On 09/20/2016 06:00 AM, Tamar Christina wrote:
The more I think about it, the more I suspect ARG is only going to
already be marked as addressable if it has already had its address taken.
On 16/09/16 20:49, Jeff Law wrote:
On 09/12/2016 10:19 AM, Tamar Christina wrote:
+ /* Re-interpret the float as an unsigned integer type
+ with equal precision. */
+ int_arg_type = build_nonstandard_integer_type (TYPE_PRECISION
+ int_arg = fold_build1_loc (loc, INDIRECT_REF, int_arg_type,
+ fold_build1_loc (loc, NOP_EXPR,
+ build_pointer_type (int_arg_type),
+ fold_build1_loc (loc, ADDR_EXPR,
+ build_pointer_type (type), arg)));
Doesn't this make ARG addressable? Which in turn means ARG won't be
exposed to the gimple/ssa optimizers. Or is it the case that when
fpclassify is used its argument is already in memory (and thus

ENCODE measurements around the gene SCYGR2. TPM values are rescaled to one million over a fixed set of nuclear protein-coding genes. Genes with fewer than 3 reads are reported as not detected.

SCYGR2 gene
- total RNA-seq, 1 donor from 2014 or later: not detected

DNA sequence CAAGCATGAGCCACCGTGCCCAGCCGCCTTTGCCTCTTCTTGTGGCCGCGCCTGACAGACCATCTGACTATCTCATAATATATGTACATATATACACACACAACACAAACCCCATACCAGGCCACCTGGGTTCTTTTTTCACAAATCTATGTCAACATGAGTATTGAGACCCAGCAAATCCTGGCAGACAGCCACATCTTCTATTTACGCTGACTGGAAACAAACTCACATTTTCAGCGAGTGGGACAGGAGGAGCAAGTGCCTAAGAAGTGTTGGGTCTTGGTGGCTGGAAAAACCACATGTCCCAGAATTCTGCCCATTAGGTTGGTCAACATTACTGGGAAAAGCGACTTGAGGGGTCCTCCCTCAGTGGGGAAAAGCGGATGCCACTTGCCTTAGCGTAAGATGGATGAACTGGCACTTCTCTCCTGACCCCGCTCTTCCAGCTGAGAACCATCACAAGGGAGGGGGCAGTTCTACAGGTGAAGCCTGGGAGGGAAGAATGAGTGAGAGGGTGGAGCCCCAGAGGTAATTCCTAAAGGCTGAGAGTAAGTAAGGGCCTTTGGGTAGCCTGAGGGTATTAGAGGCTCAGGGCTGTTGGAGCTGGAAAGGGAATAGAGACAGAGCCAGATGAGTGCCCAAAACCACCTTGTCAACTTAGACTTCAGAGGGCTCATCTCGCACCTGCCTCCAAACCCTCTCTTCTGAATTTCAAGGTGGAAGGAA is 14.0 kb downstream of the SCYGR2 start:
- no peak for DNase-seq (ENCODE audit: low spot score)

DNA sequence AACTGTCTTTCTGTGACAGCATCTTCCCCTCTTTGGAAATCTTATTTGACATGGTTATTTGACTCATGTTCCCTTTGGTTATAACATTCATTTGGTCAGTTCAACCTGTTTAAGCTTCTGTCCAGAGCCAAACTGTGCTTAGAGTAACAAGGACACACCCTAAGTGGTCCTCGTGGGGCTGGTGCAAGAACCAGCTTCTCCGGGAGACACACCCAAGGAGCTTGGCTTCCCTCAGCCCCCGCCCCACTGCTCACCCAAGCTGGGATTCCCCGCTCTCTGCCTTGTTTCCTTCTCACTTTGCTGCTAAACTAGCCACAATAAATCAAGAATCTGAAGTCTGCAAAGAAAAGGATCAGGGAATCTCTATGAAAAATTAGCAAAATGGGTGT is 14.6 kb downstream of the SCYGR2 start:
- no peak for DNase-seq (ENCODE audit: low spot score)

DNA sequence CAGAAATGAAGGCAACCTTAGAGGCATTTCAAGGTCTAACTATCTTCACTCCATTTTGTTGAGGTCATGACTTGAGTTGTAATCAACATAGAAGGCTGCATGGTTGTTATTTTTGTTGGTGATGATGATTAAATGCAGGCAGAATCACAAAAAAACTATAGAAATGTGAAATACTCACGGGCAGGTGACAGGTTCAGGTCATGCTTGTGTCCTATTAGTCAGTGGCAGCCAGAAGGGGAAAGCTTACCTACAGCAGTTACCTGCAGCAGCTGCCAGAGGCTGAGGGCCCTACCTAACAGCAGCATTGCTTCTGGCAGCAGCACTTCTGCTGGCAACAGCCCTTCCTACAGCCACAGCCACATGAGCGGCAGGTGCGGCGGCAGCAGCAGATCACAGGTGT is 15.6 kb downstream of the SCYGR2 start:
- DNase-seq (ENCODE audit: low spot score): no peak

I believe that it is the case that when fpclassify is use the argument
is already addressable, but I am not 100% certain. I may be able to do
this differently so I'll come back to you on this one.
But I think we can look at this as an opportunity. If ARG is already
addressable, then it's most likely going to be living in memory (there
are exceptions). If ARG is most likely going to be living in memory,
then we clearly want to use your fast integer path, regardless of the
If ARG is not addressable, then it's not as clear as the object is
likely going to be assigned into an FP register. Integer operations on
the an FP register likely will force a sequence where we dump the
register into memory, load from memory into a GPR, then bit test on the
GPR. That gets very expensive on some architectures.
Could we defer lowering in the case where the object is not addressable
until gimple->rtl expansion time? That's the best time to introduce
target dependencies into the code we generate.